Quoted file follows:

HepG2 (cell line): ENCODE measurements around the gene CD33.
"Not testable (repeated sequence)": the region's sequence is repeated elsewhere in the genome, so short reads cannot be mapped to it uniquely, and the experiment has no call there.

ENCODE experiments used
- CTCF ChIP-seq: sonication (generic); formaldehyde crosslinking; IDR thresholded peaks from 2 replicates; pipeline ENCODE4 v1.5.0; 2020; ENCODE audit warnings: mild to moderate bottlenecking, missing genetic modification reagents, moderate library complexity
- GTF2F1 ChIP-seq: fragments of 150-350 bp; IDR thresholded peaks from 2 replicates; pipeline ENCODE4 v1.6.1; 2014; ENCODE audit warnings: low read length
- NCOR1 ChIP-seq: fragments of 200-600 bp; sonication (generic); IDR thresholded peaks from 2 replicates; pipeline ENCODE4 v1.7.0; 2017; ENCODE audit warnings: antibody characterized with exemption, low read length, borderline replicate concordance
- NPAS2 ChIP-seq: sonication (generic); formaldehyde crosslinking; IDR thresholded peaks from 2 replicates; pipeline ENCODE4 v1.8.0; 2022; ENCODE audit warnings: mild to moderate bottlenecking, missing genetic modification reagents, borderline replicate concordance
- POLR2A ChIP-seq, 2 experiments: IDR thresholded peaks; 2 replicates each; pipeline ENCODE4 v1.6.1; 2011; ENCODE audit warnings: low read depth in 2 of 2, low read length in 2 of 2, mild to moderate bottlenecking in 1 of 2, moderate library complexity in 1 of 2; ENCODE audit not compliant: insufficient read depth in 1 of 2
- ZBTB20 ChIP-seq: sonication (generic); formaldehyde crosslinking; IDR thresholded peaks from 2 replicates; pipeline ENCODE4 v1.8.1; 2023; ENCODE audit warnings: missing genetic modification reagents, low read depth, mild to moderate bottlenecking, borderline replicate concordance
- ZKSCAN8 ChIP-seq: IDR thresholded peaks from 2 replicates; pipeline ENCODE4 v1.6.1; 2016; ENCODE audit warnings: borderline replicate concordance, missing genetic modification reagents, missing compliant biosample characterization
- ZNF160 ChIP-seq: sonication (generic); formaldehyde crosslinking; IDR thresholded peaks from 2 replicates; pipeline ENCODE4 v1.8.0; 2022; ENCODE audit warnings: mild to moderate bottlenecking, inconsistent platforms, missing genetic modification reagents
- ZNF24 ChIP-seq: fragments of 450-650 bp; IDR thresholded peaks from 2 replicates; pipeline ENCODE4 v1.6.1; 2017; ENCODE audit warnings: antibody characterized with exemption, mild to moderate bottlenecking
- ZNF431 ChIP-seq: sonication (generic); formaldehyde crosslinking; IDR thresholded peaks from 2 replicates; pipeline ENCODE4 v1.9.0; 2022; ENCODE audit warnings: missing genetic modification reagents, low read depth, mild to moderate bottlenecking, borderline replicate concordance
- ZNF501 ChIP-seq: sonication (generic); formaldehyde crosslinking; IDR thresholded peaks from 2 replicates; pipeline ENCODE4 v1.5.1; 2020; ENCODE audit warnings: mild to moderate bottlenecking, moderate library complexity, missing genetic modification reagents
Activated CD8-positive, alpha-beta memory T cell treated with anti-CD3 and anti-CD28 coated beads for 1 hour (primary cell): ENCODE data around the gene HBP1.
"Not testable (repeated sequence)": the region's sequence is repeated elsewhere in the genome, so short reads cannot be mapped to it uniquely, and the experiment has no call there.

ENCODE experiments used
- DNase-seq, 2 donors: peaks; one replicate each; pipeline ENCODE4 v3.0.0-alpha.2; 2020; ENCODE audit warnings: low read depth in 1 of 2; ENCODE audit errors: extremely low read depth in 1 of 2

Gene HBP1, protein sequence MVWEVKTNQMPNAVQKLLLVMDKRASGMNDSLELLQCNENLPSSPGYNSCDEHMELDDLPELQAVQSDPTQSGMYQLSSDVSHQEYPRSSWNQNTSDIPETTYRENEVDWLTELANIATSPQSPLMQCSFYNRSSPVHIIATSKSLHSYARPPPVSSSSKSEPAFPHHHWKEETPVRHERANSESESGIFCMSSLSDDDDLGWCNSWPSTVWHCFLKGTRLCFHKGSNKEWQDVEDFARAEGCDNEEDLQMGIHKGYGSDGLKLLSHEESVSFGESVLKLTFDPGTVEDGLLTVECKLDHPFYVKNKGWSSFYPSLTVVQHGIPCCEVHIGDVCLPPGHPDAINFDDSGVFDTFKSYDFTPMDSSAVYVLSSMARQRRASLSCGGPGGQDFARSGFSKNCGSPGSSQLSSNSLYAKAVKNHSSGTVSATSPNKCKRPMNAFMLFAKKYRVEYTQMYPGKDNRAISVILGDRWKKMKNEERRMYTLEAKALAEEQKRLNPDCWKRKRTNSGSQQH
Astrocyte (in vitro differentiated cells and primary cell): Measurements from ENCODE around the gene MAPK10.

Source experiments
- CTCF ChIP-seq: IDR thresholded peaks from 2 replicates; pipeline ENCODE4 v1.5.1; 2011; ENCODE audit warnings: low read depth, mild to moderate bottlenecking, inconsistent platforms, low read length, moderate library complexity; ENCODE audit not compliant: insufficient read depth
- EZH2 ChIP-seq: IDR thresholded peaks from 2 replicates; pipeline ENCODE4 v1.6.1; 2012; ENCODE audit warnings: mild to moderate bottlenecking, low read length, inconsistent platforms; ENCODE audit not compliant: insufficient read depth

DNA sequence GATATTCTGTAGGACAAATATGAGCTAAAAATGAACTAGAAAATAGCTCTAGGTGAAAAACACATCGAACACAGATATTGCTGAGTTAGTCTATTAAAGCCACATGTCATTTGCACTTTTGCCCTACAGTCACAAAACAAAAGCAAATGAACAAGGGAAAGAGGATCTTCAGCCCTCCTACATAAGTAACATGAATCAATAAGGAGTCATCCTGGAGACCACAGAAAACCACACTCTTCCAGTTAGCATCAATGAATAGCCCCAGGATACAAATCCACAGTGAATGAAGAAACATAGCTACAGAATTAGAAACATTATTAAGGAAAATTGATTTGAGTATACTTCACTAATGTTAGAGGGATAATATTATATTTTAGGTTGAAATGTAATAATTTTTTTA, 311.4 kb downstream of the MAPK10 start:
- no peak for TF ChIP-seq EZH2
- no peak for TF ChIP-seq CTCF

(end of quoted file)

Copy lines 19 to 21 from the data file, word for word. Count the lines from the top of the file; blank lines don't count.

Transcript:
Gene HBP1, protein sequence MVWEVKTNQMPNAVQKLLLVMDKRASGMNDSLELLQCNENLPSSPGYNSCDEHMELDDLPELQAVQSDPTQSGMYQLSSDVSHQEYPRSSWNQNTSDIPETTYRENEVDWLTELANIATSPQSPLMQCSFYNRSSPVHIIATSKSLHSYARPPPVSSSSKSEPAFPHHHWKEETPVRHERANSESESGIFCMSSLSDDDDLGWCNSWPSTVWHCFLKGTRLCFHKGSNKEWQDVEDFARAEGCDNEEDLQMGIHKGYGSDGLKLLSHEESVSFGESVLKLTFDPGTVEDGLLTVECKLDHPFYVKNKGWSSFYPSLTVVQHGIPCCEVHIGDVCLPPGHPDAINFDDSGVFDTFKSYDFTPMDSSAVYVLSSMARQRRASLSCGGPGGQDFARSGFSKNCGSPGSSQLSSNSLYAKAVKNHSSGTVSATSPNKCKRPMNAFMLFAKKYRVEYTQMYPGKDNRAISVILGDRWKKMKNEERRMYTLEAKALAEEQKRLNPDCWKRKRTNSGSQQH
Astrocyte (in vitro differentiated cells and primary cell): Measurements from ENCODE around the gene MAPK10.

Source experiments